No. 13.
Mr. Tree to Mr. Bayard .

No. 57.]

Sir: I have the honor, in acknowledging the receipt of your instruction No. 28, of the 24th ultimo, to inform you that I have, in accordance with your request, sent to you by this mail, under separate cover, as printed matter, two additional copies of the Official Bulletin No. 2 of the Independent State of the Congo. I have also placed under the same cover two copies each of the Official Bulletins 1 and 2, of 1886, which have been just issued by the Government.

  • No. 1 seems to be a republication of the decree organizing the judicial system of the State, and announcing the appointment of the judges of the court.
  • No. 2 publishes decrees regulating the mode of the publication of official acts, the further organization of the postal service, the legalization of certain documents, the protection of the port of Banana, and the establishment of an export duty on certain products of the country, which are named in a schedule attached to the decree.

I also desire to call your attention to a decree published on page 32 et seq. of this number, which determines the condition on which sea-going vessels may acquire a Congolaise nationality.

It may not be irrelevant, in this dispatch, also to say that it is announced here that the Pope has employed himself in regulating the [Page 23] ecclesiastical situation of the Independent State of the Congo. It is said that, conformably to the views of the King of Belgium, Leo XIII has accorded to the Archbishop of Malines supreme ecclesiastical jurisdiction in the Congo State, and has designated him as the chief of all the future clergy of that territory.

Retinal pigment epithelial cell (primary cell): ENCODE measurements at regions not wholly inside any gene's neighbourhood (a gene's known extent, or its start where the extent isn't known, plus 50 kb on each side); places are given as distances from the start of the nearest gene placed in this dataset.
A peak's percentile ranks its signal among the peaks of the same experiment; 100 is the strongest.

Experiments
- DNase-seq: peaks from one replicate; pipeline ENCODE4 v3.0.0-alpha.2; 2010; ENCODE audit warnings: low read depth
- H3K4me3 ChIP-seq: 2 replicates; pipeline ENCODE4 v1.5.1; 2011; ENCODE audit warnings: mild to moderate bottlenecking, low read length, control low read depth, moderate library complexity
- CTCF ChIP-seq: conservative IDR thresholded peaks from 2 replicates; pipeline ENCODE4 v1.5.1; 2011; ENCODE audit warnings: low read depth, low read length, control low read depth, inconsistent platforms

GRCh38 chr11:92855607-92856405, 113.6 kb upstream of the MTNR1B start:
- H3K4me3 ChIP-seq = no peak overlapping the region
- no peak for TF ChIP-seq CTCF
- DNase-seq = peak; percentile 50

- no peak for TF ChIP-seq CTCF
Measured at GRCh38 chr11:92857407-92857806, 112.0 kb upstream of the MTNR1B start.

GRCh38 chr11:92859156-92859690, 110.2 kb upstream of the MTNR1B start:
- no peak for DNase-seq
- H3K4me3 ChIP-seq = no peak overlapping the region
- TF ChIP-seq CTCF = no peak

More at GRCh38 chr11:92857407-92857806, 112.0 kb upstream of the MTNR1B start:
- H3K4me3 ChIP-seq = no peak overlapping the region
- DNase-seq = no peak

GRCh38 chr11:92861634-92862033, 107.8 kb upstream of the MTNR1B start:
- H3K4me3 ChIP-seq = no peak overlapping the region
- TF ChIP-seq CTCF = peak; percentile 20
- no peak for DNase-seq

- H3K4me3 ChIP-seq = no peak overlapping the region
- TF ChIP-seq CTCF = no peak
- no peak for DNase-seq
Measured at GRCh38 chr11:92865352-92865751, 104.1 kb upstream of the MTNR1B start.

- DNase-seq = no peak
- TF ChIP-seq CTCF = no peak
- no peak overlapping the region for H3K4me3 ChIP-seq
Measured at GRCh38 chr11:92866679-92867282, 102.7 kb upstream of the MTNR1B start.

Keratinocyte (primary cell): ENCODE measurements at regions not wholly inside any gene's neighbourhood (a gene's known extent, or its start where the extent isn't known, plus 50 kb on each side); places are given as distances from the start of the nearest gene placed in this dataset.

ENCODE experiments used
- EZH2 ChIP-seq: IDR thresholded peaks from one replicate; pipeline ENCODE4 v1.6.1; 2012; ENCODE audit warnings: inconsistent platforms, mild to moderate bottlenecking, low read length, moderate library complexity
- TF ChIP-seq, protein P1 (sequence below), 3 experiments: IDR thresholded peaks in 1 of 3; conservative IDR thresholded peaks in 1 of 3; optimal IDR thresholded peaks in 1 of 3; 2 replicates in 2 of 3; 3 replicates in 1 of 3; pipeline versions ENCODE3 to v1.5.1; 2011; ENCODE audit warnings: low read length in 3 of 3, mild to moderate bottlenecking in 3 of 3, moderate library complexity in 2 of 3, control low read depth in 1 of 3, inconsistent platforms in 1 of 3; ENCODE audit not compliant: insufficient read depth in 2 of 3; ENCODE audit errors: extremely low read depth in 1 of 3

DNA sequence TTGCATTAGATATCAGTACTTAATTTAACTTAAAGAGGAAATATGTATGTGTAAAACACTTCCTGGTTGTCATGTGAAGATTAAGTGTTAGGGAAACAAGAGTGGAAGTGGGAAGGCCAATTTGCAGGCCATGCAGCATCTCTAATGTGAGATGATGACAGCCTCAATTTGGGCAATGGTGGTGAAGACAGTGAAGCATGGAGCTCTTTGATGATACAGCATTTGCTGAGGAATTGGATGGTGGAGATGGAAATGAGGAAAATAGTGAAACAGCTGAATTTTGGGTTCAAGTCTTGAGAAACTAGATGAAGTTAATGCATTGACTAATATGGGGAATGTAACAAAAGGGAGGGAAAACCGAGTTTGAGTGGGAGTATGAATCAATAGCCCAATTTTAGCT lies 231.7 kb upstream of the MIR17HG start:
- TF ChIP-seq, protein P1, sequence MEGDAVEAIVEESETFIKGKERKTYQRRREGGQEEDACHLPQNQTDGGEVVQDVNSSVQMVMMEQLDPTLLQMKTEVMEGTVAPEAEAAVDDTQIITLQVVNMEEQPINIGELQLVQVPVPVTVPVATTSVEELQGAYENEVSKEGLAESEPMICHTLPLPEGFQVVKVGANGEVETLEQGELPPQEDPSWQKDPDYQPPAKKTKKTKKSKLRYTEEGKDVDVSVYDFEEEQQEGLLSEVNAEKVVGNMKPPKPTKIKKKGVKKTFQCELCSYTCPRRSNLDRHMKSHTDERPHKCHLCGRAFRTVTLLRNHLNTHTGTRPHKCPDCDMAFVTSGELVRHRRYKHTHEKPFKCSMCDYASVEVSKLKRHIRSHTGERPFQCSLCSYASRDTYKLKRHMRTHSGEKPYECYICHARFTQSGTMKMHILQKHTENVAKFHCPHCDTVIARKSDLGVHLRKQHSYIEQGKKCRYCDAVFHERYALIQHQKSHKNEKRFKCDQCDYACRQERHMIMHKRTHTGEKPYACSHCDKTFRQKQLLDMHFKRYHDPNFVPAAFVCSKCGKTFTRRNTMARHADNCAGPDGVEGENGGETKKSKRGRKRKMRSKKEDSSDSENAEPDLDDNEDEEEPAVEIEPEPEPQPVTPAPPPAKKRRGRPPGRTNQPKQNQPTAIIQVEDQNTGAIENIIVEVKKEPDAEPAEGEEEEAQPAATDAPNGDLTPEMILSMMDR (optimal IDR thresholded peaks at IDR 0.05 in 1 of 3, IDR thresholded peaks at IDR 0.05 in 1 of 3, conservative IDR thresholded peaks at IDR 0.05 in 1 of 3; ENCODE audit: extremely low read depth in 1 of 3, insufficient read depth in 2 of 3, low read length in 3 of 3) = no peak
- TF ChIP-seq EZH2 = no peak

The new African Seminary of Louvain will prepare the ecclesiastics intended to occupy the parishes to be formed in the Congo.

I have, &c.,

[Inclosure in No. 57.—Official Bulletin of the Independent State of the Congo.—Second year.—No. 2.—Extracts.—Translation.]

The Sovereign King received, in reply to the notification of his accession as Sovereign of the Independent State of the Congo, letters—

On the 14th of January, 1886, from His Majesty the King of the Hellenes.

On the 16th of February, 1886, from His Excellency the President of the Dominican Republic.

On the 25th of February, 1886, from His Excellency the President of the Republic of Hayti.

On the 1st of March, 1886, from His Excellency the President of the Republic of Venezuela.

By a royal decree of the 7th of February, 1886, it was declared that no sea-going ship, except those belonging to the State, should be permitted to navigate under the flag of the State, unless it was provided with a commission delivered according to the provisions of the said decree.

These commissions can be issued, under the decree, to ships which belong more than half: (a) To subjects; (b) to commercial associations whose legal personality the law recognizes, and which have a place of business or a branch house in the Congo; (c) to foreigners who have resided a year in the territory of the State, and who continue to reside there.

The commission expires: (a) After four years’ duration; (b) by the change of name of the ship; (c) by the employment of the ship as a corsair, pirate, or in the slave trade; (d) when the ship no longer fulfills the conditions mentioned above as to ownership; (e) in case of the capture or destruction of the ship.

By a royal decree of December 15, 1885, an export duty was laid on certain products exported to foreign countries, whether by way of the Congo or by sea.

Schedule of export duties.

Merchandise. Rate per 100 kilog. Merchandise. Rate per 100 kilog.
Francs. Francs.
Groundnuts 1.30 Palm oil 2.50
Coffee 1.00 Ivory 50.00
Caoutchone 20.00 Palm nuts 1.20
Copal 8.00 Sesame 1.70

For quantities less than 100 kilograms the duty is to be collected proportionally to the above rate.